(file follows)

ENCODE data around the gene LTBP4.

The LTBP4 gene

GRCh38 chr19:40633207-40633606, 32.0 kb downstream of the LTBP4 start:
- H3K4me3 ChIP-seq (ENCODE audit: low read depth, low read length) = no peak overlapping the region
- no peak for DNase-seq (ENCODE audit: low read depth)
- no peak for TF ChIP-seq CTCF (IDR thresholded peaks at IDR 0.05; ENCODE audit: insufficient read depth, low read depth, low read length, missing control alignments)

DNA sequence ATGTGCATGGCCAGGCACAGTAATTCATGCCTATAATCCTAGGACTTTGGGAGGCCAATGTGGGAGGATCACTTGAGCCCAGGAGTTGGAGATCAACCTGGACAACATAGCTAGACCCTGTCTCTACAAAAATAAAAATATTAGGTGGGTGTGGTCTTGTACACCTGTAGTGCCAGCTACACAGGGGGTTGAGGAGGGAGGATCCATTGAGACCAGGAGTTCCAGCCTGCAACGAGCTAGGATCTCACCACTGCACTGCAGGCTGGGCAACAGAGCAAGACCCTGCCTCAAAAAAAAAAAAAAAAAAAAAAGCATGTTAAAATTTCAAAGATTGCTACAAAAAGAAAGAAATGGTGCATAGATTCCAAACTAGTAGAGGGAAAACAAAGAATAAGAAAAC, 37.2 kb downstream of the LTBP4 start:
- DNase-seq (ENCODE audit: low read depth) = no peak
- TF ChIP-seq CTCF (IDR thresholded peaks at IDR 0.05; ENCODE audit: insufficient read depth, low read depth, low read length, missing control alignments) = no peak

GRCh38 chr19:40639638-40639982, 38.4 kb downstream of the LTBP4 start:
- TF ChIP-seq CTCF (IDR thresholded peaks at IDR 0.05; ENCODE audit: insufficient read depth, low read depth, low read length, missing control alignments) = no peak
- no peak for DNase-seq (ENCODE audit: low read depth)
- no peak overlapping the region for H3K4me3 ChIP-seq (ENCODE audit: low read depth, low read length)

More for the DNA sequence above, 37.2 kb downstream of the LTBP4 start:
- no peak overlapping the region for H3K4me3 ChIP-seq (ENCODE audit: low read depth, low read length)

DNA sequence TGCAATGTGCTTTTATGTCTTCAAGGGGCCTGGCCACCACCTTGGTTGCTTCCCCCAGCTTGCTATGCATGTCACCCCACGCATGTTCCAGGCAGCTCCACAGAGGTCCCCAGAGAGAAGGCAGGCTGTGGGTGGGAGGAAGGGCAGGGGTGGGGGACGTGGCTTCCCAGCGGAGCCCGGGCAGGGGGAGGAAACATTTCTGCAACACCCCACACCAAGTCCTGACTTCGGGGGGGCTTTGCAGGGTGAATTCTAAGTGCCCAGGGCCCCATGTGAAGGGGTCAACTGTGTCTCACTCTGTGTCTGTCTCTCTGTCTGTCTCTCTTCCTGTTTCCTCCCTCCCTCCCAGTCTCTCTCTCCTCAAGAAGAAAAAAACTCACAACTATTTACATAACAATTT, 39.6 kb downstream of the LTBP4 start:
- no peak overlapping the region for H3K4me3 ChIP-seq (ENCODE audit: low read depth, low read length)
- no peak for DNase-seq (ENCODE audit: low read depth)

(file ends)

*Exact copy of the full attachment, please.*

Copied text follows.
ENCODE data around the gene LTBP4.

The LTBP4 gene

GRCh38 chr19:40633207-40633606, 32.0 kb downstream of the LTBP4 start:
- H3K4me3 ChIP-seq (ENCODE audit: low read depth, low read length) = no peak overlapping the region
- no peak for DNase-seq (ENCODE audit: low read depth)
- no peak for TF ChIP-seq CTCF (IDR thresholded peaks at IDR 0.05; ENCODE audit: insufficient read depth, low read depth, low read length, missing control alignments)

DNA sequence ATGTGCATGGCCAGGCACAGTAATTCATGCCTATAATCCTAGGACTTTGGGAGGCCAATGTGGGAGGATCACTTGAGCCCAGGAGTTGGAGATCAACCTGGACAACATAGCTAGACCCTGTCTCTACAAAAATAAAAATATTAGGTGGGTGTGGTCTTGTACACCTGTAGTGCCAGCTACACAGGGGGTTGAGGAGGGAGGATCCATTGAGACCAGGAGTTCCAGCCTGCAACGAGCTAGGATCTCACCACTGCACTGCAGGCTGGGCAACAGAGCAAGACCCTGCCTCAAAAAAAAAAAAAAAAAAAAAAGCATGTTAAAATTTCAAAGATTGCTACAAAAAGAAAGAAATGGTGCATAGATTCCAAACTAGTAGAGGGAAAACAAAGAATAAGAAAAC, 37.2 kb downstream of the LTBP4 start:
- DNase-seq (ENCODE audit: low read depth) = no peak
- TF ChIP-seq CTCF (IDR thresholded peaks at IDR 0.05; ENCODE audit: insufficient read depth, low read depth, low read length, missing control alignments) = no peak

GRCh38 chr19:40639638-40639982, 38.4 kb downstream of the LTBP4 start:
- TF ChIP-seq CTCF (IDR thresholded peaks at IDR 0.05; ENCODE audit: insufficient read depth, low read depth, low read length, missing control alignments) = no peak
- no peak for DNase-seq (ENCODE audit: low read depth)
- no peak overlapping the region for H3K4me3 ChIP-seq (ENCODE audit: low read depth, low read length)

More for the DNA sequence above, 37.2 kb downstream of the LTBP4 start:
- no peak overlapping the region for H3K4me3 ChIP-seq (ENCODE audit: low read depth, low read length)

DNA sequence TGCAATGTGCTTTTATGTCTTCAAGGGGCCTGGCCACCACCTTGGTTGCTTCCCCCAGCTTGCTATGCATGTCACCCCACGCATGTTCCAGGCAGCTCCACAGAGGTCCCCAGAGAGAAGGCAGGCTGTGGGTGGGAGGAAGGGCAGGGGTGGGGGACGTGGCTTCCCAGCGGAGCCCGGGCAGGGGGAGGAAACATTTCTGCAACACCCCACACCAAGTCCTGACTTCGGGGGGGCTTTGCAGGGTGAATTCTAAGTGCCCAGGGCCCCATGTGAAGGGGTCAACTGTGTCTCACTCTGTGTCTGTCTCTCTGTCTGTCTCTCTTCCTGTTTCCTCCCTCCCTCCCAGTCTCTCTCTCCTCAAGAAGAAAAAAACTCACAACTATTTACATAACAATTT, 39.6 kb downstream of the LTBP4 start:
- no peak overlapping the region for H3K4me3 ChIP-seq (ENCODE audit: low read depth, low read length)
- no peak for DNase-seq (ENCODE audit: low read depth)